Now, on to the undeniable star of this summer vehicle, namely Fassbender.

It's actually rather ironic that his name comes second in the credits, and that McAvoy, not him, was cast first. Because X-Men: First Class appears to devote its best material to Erik Lehnsherr / Magneto, giving Fassbender ample opportunity to show off.
And show off he does. In the most beautiful ways. :)

Where do I start? How about the James Bond homage, where Erik travels to exotic locales to hunt down Nazi war criminals, employing creative torture and execution methods? Or maybe that scene where Erik attempts to capture Shaw on his yacht, ripping a long metal chain through the vessel like a madman?
Then there's the mind-bending finale, as Erik first heaves a giant submarine out of the ocean, then singlehandedly halts a whole slew of high-velocity missiles in their tracks, before gleefully waving them back to their sources.

Anyone notice Fassbender's got exquisite hands? One of my fetishes, sorry. :)

My personal favourites:

1) Erik's surprisingly subdued farewell to Shaw, by pushing a Third Reich coin gently through the latter's skull.

2) And easily the best part of the entire movie: Erik, with Charles' guidance, learns to unlock the strength of his power, using it to ( get this ) turn a humongous satellite dish.
Unfortunately, the clip isn't available on YouTube, and words don't do it justice. But it is, IMHO, the film's most poignant 5 minutes, revealing not just the depth of friendship and trust between the 2 men, but also highlighting Erik's bottomless pit of personal pain.

Just thinking about it brings tears to my eyes. I am officially awed by both actors. :D

Many have already predicted great things in Fassbender's future, with critics recommending him as a worthy successor to the James Bond franchise should Daniel Craig decide to retire.
I fully support that motion! Consider this Fassbender's unofficial audition for the iconic role. :)

[ You may notice I've added him to my list of favourite actors, debuting at a very high #4. Sadly, John Cusack needs to be reshuffled. His recent career choices have not served him well. ]

Hats off to director Matthew Vaughn, who helms the film with great skill. The big scenes are expertly handled, allowing maximum thrills without causing confusion. The quieter ones are equally riveting, a good example being the chess game played by Charles and Erik as they discuss their differing worldviews.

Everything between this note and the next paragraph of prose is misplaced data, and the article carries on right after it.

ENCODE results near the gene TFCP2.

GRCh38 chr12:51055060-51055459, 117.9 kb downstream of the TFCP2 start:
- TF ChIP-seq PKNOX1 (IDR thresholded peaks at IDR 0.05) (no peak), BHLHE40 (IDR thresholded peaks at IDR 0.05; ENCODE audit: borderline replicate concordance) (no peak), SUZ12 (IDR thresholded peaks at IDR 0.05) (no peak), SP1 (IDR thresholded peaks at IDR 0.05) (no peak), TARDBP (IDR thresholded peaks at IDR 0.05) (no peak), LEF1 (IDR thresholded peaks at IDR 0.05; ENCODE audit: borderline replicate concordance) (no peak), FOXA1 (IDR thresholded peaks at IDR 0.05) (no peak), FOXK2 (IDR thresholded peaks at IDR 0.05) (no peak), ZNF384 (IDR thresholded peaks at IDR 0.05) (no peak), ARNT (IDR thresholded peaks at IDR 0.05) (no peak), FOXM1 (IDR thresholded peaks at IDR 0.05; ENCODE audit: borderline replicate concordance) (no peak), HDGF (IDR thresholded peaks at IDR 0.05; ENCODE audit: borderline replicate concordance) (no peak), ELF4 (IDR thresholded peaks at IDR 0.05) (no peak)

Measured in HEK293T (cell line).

I keep hearing fantastic things about his other movie, Kick-Ass. Must download it and watch ASAP!

Kudos to the screenwriters ( a team that includes original X-Men director Bryan Singer ) for what I consider a terrific job with the script. It isn't perfect ( I can pick out a few glaring loopholes ), but considering the immense number of characters being juggled amid the chaos, the final product stayed coherent and convincing enough. Some great lines in there, especially between Charles and Erik.

Last but not least, the awesome soundtrack, by a composer I'm hearing about for the first time, named Henry Jackman. I pay close attention to the music every time I watch a show, which is precisely how I discovered John Powell and other rising stars. Check out the X-Men: First Class theme, accompanied by a cool montage.


p.s. If you're interested in another excellent film about the Cuban missile crisis ( this one's based on fact ), I highly recommend Thirteen Days. The Megavideo link works.

And since I'm going on leave starting this Sunday, I'll try to find time to post a review of another Fassbender movie I recently watched: Eden Lake, a low-budget British thriller that outdoes many Hollywood productions, and which is so disturbing it kept me up a few nights. No kidding.

Something else I'm VERY excited about: tickets for The Bridge Project's Richard III are finally available. This year, however, features priority booking for SRT Friends, which necessitates a donation. And I'm wondering if the size of that donation will determine what seat you're given. Argh!

Am hoping an insider I've been in touch with for some time will be able to help. Definitely don't want to sit all the way in the back!

Looking forward to seeing you back in Singapore soon, Mr. Spacey. :)

Also ( hopefully ) in the next entry: waxing lyrical about The Tudors season 3 & 4. Have been watching this almost everyday. It's bloody addictive!

1 comment:

Jonny said...

I wasn't able to get off work to watch x-men first class so I watched it online. Great movie, personally I thought there was more action in the earlier versions.